“President Obama, having failed to get climate legislation, didn’t want to show up to the Copenhagen climate talks with a big, fat nothing. So the EPA pulled the pin. In doing so, it exploded its own threat.”
DECEMBER 10, 2009, 9:31 P.M. ET.
The EPA’s Carbon Bomb Fizzles
The administration has given a skittish Congress another reason not to pass cap and trade.
By KIMBERLEY A. STRASSEL.
In the high-stakes game of chicken the Obama White House has been playing with Congress over who will regulate the earth’s climate, the president’s team just motored into a ditch. So much for threats.
The threat the White House has been leveling at Congress is the Environmental Protection Agency’s ”endangerment finding,” which EPA Administrator Lisa Jackson finally issued this week. The finding lays the groundwork for the EPA to regulate greenhouse gas emissions across the entire economy, on the grounds that global warming is hazardous to human health.
From the start, the Obama team has wielded the EPA action as a club, warning Congress that if it did not come up with cap-and-trade legislation the EPA would act on its own—and in a far more blunt fashion than Congress preferred. As one anonymous administration official menaced again this week: ”If [Congress doesn’t] pass this legislation,” the EPA is going to have to ”regulate in a command-and-control way, which will probably generate even more uncertainty.”
The thing about threats, though, is that at some point you have to act on them. The EPA has been sitting on its finding for months, much to the agitation of environmental groups that have been upping the pressure for action.
President Obama, having failed to get climate legislation, didn’t want to show up to the Copenhagen climate talks with a big, fat nothing. So the EPA pulled the pin. In doing so, it exploded its own threat.
Far from alarm, the feeling sweeping through many quarters of the Democratic Congress is relief. Voters know cap-and-trade is Washington code for painful new energy taxes. With a recession on, the subject has become poisonous in congressional districts. Blue Dogs and swing-state senators watched in alarm as local Democrats in the recent Virginia and New Jersey elections were pounded on the issue, and lost their seats.
But now? Hurrah! It’s the administration’s problem! No one can say Washington isn’t doing something; the EPA has it under control. The agency’s move gives Congress a further excuse not to act.
”The Obama administration now owns this political hot potato,” says one industry source. ”If I’m [Nebraska Senator] Ben Nelson or [North Dakota Senator] Kent Conrad, why would I ever want to take it back?”
All the more so, in Congress’s view, because the EPA ”command and control” threat may yet prove hollow. Now that the endangerment finding has become reality, the litigation is also about to become real. Green groups pioneered the art of environmental lawsuits. It turns out the business community took careful notes.
Industry groups are gearing up for a legal onslaught; and don’t underestimate their prospects. The leaked emails from the Climatic Research Unit in England alone are a gold mine for those who want to challenge the science underlying the theory of manmade global warming.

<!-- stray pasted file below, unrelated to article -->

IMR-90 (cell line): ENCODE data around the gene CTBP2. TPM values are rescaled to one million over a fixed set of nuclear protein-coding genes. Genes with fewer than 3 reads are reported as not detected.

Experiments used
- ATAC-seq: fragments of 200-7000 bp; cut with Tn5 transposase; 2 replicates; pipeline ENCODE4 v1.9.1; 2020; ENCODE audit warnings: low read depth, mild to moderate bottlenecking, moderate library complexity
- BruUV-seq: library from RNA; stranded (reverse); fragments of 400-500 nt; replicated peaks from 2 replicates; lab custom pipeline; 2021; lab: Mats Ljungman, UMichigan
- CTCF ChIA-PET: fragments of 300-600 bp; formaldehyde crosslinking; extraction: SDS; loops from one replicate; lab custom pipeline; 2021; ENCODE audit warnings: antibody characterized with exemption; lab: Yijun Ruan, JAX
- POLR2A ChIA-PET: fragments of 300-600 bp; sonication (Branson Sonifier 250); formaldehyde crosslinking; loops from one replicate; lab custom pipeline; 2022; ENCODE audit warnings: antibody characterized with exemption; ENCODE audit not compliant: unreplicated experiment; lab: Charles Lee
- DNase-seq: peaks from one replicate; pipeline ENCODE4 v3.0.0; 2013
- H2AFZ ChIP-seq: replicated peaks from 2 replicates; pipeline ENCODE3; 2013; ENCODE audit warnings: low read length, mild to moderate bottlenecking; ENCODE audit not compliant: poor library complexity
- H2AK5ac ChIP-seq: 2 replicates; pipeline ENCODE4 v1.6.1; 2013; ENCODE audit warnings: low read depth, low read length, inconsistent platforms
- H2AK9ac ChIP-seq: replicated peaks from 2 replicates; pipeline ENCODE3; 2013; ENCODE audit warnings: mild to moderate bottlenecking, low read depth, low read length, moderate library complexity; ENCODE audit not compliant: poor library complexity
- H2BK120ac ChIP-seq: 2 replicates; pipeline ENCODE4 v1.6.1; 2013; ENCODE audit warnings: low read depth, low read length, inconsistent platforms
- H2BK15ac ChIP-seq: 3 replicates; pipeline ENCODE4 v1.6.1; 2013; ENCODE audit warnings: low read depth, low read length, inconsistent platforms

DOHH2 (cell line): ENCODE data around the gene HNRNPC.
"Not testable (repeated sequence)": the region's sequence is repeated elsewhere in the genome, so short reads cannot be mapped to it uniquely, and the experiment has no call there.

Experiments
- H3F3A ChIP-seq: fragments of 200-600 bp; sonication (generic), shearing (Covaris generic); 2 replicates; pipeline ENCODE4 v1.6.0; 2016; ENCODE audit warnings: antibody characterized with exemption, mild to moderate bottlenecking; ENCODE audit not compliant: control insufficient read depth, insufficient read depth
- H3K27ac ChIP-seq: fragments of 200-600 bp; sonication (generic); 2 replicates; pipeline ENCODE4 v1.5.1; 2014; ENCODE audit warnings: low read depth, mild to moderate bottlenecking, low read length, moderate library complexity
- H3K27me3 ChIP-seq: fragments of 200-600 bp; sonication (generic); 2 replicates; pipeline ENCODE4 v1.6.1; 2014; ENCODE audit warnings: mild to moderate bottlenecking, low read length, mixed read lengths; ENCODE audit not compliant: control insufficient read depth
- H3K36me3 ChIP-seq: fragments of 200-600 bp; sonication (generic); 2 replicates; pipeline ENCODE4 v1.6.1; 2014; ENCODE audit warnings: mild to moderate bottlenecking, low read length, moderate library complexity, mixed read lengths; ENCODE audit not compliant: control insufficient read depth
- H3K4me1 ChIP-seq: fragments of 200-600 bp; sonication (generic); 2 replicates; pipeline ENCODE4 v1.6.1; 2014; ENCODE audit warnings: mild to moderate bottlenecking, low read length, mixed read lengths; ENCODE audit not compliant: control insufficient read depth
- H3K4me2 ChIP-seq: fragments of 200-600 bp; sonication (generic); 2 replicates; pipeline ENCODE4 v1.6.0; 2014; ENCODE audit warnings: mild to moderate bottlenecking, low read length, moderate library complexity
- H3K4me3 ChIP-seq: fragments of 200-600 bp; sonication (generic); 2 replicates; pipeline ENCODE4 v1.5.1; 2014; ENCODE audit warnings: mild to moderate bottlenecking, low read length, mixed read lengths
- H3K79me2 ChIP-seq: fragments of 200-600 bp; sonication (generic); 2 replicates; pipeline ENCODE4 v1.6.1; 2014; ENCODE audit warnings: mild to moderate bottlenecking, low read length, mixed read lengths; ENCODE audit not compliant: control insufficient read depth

But the EPA’s legal vulnerabilities go beyond that. The agency derives its authority to regulate pollutants from the Clean Air Act. To use that law to regulate greenhouse gases, the EPA has to prove those gases are harmful to human health (thus, the endangerment finding). Put another way, it must provide ”science” showing that a slightly warmer earth will cause Americans injury or death. Given that most climate scientists admit that a warmer earth could provide ”net benefits” to the West, this is a tall order.
Then there are the rules stemming from the finding. Not wanting to take on the political nightmare of regulating every American lawn mower, the EPA has produced a ”tailoring rule” that it says allows it to focus solely on large greenhouse gas emitters. Yet the Clean Air Act—authored by Congress—clearly directs the EPA to also regulate small emitters.
This is where green groups come in. The tailoring rule ”invites suits,” says Sen. John Barrasso (R., Wyo.), who has emerged as a top Senate watchdog of EPA actions. Talk of business litigation aside, Mr. Barrasso sees ”most of the lawsuits coming from the environmental groups” who want to force the EPA to regulate everything. The agency is going to get hit from all directions. Even if these outsiders don’t win their suits, they have the ability to twist up the regulations for a while.
Bottom line: At least some congressional Democrats view this as breathing room, a further reason to not tackle a killer issue in the run-up to next year’s election. Mr. Obama may emerge from Copehagen with some sort of ”deal.” But his real problem is getting Congress to act, and his EPA move may have just made that job harder.
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